Sometimes, I see a patient who has several different things going on and it is hard to know where to start. With experience (and the advice of a wise tutor ringing in my ears from many years ago) I have learned that getting my patient to breathe better is often a brilliant place to begin. This is in part academic and in part instinctive. Academically I know how important it is to get enough oxygen to tissues, especially tissues trying to heal from injury or whenever pain is involved. There is a reason birthing mothers are told so much about breathing! Movement of the diaphragm causes the lungs to inflate and deflate, but I also know that it massages the abdominal contents and helps digestion. Recently, an amplified MRI of somebody breathing caught my attention, and the rhythmic rise and fall of the diaphragm even seemed to perform a gentle massage of the brain by moving everything up and everything down. Breathing is clearly a whole- body activity.
Instinctively though, we just know the importance of the breath, don’t we? Of course, go mere minutes without it and the consequences are dire but there also seems to be a deep connection between our inner being and our breath. We all know the feeling of a contented, fill your boots sigh or recognise the peaceful shuddery sigh of a baby finally asleep. Go to any mindfulness course and breathing will be the number one thing to think about. Watch anybody spiral into panic or anger and the first piece of advice is to take a deep breath. Brand new parents in the delivery room hold their own breath while waiting to hear their baby’s first lung-filled scream. Breathing is emotional as much as it is physical.
The problem is that very few of us adults breathe well. For this, our bodies need to be in a state of “up and out.” That is, standing tall, shoulders relaxed and back, palms forward, head on our neck in line with our spine and not all squished up in the front. Anybody who spends their working life stuck at a computer knows that their working posture is pretty much the opposite of ideal. The result? Breathing up into your already tight shoulders and neck, shallow breathing that does the job but only just, sluggish digestion, brain fog and a host of other things.
So how to improve this? Us osteopaths may be the experts when it comes to the anatomy of breathing but on this occassion I am going to reflect on how our friend and world-renowned singing teacher gets people to breathe and marry it up with our own knowledge. So, have a break from the desk, follow these instructions and take a deep breath!
Stand with feet shoulder width apart, weight equally over each foot.
Imagine you have a large kangaroo tail extending from your tail bone and that it is forming a tripod with your legs. This will get you centered and stable.
Keep you jaw soft, tongue un-plastered from the roof of your mouth and leave a little space between your back teeth. Imagine a soft peach under your chin that you neither want to let fall to the floor or squash.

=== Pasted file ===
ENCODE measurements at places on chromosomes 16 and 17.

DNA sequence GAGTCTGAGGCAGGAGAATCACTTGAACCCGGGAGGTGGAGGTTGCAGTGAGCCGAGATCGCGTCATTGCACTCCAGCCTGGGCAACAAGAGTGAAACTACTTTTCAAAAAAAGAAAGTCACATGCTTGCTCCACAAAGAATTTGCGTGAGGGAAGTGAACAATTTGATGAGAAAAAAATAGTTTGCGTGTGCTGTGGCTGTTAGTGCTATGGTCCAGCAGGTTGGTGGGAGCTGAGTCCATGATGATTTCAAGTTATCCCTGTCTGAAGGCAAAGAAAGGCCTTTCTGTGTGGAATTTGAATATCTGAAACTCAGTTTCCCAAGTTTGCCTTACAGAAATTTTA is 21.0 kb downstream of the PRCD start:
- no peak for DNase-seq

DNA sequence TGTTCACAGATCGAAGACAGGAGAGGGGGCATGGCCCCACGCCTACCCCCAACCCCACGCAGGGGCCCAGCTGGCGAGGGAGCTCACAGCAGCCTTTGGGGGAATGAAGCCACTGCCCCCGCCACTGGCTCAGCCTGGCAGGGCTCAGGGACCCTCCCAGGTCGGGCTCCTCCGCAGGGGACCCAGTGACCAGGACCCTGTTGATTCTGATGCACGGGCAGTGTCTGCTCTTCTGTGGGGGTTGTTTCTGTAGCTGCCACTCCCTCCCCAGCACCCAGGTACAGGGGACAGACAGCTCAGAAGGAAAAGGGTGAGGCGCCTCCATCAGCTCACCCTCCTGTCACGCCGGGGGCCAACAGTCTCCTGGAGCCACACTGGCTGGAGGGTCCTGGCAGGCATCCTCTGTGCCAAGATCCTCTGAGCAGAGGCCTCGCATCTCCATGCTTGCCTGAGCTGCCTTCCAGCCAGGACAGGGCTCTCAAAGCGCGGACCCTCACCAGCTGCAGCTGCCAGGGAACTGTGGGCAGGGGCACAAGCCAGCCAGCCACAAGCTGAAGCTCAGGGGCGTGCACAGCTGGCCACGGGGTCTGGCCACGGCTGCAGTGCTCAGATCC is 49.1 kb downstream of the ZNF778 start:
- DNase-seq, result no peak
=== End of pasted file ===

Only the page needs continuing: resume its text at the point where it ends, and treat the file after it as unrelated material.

Now first, you need to breathe all the way out, often an overlooked requirement of breathing well! Really get all that air out through the mouth but don’t force the next in-breath. Instead, just pause ever so slightly and wait for that spontaneous intake. Your body will do it, but this time you are going to pay attention to it.
Breathe in through your nose and be aware of the air travelling back to that spot where nose and mouth meet. Our singing teacher friend talks about “surprised eyes” to really help that feeling of opening up your whole face.
As air travels down the middle of the chest, some people are aware of where the windpipe branches into two behind the breastbone and into the lungs either side but really don’t worry if you don’t get this. Try to get a feeling of your breath going down and to your back rather than forcing the tummy out. Imaginary wings unfurling on your back may be a helpful image.
Keep that stable tripod stance and do your best to keep your shoulders soft, your breastbone gently lifted, and your jaw relaxed as you gradually fill every “corner” of your chest and back. Have a feel about. Does anything feel stuck or is there anywhere you feel you can’t get the breath to? Don’t worry. Just play around with it and gently practice as you repeat this whole exercise a few times. Sometimes a scarf or towel wrapped around your lower ribs with a little bit of tension can help focus the attention to those hard to reach spots rather than up in the shoulders where we tend to hang out.
When it is time to let it all out, the key is to avoid letting everything collapse in a heap but instead to let the ribs and back gradually deflate as the breath leaves steadily. Sometimes it is harder to walk down a mountain without falling over than to walk up it, so don’t be surprised if this is the trickier part of your breathing exercise.
Hopefully having done this a few times you’ll start to feel the lovely after-effects of a proper, effective, deep breath in. Pretty soon it will be second nature and during a stressful meeting or when running for a bus your new- found full body breathing will come to your aid, but if you notice that your jaw just won’t let go or ribs tweak and squeak then give us a shout to get things on the move. We can’t promise your singing will improve but we’ll certainly do our best to get your whole body breathing better!